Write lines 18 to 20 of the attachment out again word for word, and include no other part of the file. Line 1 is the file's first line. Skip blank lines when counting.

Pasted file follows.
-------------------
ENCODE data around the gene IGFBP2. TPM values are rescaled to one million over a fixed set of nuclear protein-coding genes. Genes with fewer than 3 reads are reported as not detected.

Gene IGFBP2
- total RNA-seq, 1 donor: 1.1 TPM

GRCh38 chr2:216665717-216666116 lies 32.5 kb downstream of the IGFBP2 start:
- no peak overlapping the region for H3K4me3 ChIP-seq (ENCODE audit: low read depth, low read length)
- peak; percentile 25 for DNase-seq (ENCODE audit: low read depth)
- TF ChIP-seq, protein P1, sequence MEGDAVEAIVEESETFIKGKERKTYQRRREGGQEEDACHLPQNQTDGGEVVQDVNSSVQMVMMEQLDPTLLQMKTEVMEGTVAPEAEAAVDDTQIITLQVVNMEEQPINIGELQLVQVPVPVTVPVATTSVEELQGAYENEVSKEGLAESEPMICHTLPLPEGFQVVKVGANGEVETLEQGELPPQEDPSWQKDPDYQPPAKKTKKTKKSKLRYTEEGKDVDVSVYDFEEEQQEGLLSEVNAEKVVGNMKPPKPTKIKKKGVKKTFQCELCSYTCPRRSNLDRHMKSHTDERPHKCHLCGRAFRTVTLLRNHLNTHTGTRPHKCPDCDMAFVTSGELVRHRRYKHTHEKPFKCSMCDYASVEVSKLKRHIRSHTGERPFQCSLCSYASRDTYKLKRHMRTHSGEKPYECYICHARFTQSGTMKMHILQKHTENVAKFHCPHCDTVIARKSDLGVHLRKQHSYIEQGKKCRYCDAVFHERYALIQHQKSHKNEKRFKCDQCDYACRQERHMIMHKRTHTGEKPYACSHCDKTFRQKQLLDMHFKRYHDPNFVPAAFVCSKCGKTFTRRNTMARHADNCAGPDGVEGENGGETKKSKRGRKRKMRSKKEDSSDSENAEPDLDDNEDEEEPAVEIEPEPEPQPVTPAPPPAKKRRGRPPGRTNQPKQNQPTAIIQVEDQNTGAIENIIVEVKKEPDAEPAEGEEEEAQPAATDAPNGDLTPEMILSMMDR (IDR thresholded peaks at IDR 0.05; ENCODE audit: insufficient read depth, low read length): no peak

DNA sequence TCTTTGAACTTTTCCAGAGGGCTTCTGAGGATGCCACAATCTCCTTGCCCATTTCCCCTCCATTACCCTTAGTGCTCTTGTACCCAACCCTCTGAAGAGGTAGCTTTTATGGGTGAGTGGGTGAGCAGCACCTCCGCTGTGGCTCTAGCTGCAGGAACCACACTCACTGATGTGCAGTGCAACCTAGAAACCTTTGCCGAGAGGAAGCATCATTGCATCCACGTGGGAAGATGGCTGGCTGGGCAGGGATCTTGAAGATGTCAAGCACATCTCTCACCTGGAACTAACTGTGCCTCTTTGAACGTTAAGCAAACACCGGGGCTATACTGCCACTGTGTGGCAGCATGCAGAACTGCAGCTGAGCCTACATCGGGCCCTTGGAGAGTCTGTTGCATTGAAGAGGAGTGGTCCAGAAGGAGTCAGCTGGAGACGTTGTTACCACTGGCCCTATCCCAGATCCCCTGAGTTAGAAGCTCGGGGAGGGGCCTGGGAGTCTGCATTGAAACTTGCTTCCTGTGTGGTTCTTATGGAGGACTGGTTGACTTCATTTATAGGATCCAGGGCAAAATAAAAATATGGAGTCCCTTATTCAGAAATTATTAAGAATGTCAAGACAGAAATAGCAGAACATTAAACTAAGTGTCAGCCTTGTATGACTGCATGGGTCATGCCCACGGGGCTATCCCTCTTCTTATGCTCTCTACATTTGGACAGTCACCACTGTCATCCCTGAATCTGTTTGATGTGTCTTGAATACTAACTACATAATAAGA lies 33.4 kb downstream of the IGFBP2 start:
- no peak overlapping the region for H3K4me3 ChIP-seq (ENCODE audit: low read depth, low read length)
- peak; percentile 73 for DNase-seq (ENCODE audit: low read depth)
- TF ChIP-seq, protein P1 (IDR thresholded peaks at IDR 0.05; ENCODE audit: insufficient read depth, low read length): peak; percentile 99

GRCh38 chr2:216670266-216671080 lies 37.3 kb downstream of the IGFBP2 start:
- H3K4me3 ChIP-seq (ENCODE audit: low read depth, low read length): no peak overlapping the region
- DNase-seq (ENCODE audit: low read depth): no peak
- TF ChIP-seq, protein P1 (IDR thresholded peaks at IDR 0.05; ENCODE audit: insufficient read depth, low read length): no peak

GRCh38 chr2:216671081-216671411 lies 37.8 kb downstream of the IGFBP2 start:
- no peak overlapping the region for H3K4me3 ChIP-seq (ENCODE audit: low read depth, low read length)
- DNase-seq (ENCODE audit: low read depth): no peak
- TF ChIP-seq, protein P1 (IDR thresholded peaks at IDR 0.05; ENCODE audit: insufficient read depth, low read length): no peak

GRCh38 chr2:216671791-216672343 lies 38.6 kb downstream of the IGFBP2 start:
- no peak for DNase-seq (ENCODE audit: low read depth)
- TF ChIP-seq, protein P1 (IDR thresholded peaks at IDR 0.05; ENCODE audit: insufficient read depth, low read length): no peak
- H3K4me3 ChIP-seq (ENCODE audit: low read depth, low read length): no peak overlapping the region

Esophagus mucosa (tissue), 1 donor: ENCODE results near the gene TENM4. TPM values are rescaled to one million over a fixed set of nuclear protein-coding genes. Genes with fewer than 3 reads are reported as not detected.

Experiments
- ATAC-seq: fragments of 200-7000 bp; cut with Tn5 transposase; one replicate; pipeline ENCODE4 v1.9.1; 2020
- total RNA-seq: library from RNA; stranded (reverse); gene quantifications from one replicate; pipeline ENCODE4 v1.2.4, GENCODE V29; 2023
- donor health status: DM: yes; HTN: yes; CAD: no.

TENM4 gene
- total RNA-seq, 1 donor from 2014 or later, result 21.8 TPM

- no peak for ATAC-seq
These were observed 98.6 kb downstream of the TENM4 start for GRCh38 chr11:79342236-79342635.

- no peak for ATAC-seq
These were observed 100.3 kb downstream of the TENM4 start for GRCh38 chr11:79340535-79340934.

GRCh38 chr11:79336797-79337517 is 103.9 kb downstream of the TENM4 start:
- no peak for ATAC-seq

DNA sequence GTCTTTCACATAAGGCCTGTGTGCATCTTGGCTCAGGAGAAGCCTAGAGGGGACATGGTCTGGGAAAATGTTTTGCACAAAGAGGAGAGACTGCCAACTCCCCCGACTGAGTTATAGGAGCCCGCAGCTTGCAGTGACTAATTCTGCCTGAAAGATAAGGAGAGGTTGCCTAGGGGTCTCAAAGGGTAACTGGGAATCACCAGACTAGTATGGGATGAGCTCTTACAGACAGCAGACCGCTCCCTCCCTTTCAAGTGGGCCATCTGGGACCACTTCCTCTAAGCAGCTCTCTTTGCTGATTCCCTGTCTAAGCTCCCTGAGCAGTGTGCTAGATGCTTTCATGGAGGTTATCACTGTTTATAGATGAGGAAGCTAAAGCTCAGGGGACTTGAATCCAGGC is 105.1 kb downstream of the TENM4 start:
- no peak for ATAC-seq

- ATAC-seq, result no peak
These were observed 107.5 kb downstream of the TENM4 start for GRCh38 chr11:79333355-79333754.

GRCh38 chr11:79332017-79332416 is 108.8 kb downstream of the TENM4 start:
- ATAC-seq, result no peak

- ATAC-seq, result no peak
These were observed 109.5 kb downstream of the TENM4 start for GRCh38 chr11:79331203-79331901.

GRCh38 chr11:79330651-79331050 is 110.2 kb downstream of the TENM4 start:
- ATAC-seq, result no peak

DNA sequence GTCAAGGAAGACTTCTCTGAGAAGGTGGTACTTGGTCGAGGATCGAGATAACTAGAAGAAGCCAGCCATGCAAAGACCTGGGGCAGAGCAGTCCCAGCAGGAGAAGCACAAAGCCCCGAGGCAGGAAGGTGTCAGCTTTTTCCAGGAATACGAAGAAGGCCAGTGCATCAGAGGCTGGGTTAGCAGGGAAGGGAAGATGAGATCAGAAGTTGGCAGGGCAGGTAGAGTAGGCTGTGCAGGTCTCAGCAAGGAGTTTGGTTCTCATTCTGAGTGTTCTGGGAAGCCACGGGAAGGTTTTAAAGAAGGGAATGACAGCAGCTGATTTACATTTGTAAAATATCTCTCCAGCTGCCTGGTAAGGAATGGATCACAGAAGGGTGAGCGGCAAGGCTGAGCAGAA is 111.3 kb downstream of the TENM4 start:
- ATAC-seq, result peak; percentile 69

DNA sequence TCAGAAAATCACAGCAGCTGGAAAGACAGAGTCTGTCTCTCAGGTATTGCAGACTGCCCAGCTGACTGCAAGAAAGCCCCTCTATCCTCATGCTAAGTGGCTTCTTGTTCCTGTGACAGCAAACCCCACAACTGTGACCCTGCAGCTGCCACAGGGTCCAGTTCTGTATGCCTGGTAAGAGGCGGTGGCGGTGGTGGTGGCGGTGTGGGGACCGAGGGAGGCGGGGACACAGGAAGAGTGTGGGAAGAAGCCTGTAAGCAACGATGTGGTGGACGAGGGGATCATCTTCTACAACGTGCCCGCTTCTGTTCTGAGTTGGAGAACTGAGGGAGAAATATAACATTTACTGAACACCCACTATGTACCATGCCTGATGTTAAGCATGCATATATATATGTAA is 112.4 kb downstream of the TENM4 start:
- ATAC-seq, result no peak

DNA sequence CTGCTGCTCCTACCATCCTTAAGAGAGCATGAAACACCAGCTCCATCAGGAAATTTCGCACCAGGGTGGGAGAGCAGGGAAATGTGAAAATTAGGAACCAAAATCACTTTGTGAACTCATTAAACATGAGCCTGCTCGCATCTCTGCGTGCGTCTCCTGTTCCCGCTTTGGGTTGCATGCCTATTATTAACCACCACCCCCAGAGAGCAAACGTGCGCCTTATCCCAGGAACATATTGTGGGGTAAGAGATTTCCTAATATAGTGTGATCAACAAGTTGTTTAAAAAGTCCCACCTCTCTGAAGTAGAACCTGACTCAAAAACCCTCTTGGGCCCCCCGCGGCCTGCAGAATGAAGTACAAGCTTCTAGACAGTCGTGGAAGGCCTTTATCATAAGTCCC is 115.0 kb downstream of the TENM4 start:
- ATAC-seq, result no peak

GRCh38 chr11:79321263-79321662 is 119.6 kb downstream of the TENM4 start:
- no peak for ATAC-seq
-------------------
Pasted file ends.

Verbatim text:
- DNase-seq (ENCODE audit: low read depth): no peak
- TF ChIP-seq, protein P1 (IDR thresholded peaks at IDR 0.05; ENCODE audit: insufficient read depth, low read length): no peak

GRCh38 chr2:216671791-216672343 lies 38.6 kb downstream of the IGFBP2 start: